Roots for Super Bowl coaches started in the Miami Valley


His sons, John and Jim, have no choice but to be in the media spotlight the next two weeks. But Jack Harbaugh? He’s keeping a low profile as his NFL coaching sons prepare to face off in Super Bowl XLVII on Feb. 3.

The father of both Super Bowl coaches — John with the Baltimore Ravens and Jim with the San Francisco 49ers — has heard from family, friends and especially the media since the teams advanced to the Super Bowl with conference championship wins on Sunday. To keep his phone’s ringing to a minimum — mostly from the media, of course — it’s for that reason Jack Harbaugh is declining one-on-one interviews in the days leading up to the game.

“We’ve had a lot of phone calls so we’re trying to do what we can to set up a conference call (through the NFL),” his wife, Jackie, said from their Mequon, Wis., home on Tuesday.

Interest in the family is high these days as John and Jim prepare to become the first brothers to coach against each other in the Super Bowl in New Orleans. And for the Harbaughs, their coaching roots started sprouting in the Miami Valley. Jack Harbaugh’s first head coaching job was at Eaton High School in 1964. He led the Eagles to a 5-4-1 season, the program’s first winning record in years. He followed with a 6-4 record in 1965 before taking the head coaching job at Xenia in 1966, going 8-1-1 and winning the Western Ohio League.

“We have so many great memories,” Jackie said. “John and Jim were toddlers when we moved to Eaton. We were all young and just starting out. It was a great time and we had a lot of good friends in the Dayton area that we went to college with.”

Jack and Jackie — both graduates of Bowling Green State University — were last in Eaton five years ago. Jack returned to Xenia in 2010 to speak at the Xenia Pride Foundation’s Evening of Football and Fun. One of the organizers was retired Xenia and Hamilton football coach Ed Mignery, who is the answer to a trivia question when it comes to Jack Harbaugh.

“I always kidded him at coaching clinics,” Mignery said. “I would ask him who was his first college recruit? He would say, ‘You were.’ Then I always reminded him, looking him right in the eye, who was your best? He couldn’t look at me and he always said, ‘You.’ We always had fun with that.”

Harbaugh recruited Mignery, a 1967 graduate of Hamilton Badin High School, to Morehead State University in Kentucky. He also met John through coaching clinics when the older Harbaugh brother coached at the University of Cincinnati from 1989 to 1996. John also played defensive back at Miami University before graduating in 1984.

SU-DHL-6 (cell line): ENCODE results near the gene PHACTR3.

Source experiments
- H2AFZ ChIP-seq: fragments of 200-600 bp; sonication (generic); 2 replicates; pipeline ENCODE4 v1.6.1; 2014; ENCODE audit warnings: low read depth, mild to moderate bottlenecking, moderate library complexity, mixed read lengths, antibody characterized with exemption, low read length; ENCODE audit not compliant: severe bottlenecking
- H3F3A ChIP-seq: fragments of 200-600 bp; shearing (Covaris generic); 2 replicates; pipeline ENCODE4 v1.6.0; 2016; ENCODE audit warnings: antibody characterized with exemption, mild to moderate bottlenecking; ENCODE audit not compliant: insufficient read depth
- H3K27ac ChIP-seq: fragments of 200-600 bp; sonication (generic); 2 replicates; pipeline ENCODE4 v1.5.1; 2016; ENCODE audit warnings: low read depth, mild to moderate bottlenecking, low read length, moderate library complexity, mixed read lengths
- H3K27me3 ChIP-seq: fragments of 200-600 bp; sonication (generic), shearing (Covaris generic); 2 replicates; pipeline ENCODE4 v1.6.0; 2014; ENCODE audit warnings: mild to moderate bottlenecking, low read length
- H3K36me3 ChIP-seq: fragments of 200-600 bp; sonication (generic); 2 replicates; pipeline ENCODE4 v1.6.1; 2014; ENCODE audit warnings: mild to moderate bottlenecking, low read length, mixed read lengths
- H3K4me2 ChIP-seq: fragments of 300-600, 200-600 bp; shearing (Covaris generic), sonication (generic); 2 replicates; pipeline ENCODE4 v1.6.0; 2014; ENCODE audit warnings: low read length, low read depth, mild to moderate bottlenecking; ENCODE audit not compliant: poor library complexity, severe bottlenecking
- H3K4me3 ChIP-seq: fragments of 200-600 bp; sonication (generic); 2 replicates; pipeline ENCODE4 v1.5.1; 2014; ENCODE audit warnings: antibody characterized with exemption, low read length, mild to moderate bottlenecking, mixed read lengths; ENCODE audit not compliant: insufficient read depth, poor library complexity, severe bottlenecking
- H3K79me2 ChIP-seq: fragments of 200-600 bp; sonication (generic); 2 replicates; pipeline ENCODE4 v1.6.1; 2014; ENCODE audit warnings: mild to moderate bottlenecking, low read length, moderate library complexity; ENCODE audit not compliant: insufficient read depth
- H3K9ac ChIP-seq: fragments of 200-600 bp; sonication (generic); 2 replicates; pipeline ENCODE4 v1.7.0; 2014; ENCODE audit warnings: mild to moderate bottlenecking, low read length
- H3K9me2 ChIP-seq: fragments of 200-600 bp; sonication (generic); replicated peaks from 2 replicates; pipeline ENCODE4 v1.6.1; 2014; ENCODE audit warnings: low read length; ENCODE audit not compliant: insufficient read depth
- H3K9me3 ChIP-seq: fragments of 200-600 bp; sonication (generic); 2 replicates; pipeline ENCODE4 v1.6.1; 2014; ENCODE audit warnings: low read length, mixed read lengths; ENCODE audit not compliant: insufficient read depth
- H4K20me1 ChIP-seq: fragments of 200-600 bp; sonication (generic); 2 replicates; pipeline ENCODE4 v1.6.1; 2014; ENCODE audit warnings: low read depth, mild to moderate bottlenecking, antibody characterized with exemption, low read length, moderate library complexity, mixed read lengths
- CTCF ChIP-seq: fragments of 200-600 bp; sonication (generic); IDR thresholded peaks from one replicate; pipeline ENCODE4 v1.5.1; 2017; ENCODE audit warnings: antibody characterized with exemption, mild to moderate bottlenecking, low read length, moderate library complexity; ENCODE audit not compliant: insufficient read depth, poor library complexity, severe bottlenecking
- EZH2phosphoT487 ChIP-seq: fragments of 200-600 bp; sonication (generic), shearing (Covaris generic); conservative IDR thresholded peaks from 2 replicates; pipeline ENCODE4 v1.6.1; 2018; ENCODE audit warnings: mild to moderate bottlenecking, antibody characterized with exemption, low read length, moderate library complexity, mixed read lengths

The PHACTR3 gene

“Jimmy’s got the same characteristics of (Jack),” Mignery said. “John is a little more methodical in speaking and Jimmy is the fireball you see on the sidelines. With Jack, he was intense and when he hooked up with Bo (Schembechler at the University of Michigan) he fit in real well. He’s a great guy and I’m glad I got to know him.”

With his personal connections to John, it’s no secret who Mignery is pulling for in the Super Bowl.

“I’ll be honest, I know John better than Jimmy so I’m rooting for John myself,” Mignery said. “I could walk up to John and he would remember me, and that makes me feel good. … But what a proud father.”

The family coaching roots don’t end with the Harbaugh brothers. Daughter Joani is married to Indiana University basketball coach Tom Crean.

“When you think of it his two sons in the Super Bowl, then his son-in-law is the head coach at Indiana University,” Mignery chuckled. “When you sit down at Thanksgiving dinner you’ve got two NFL coaches and the head coach of Indiana basketball, Jack takes a backseat.”

Xenia’s Earl Knight was an assistant coach on Harbaugh’s Buccaneers’ staff in 1966 and talked to him about a month ago.

“I think he’s a hell of a coach, to tell you the truth, and I like him as a man,” Knight said. “I just hope both of the boys do well in the Super Bowl.”

For her part, Jackie isn’t taking sides in this Super Bowl.

“What do you think?” she said with a laugh when asked if she’s favoring one son over the other. “We’re neutral. We’re neutral. We’re just so excited for all of them, for our family, the teams, for Baltimore and the Bay Area. It’s just a great time and a great moment. We hope everybody enjoys the game and the moment with their families.”

And that includes those in Eaton and Xenia.

“It was a great time for us being young and Jack entering his first head coaching job at Eaton. It’s just a beautiful area,” said Jackie, who wanted to deliver a special message to the Miami Valley. “Thank you to our friends who have followed our kids and our family. We feel the same about them and what their families have accomplished.”

Oh, Jackie Harbaugh had one more message, too, for family and friends hoping to find an inside connection to the Super Bowl:

“We’re not in charge of tickets. The NFL is in charge of that.”


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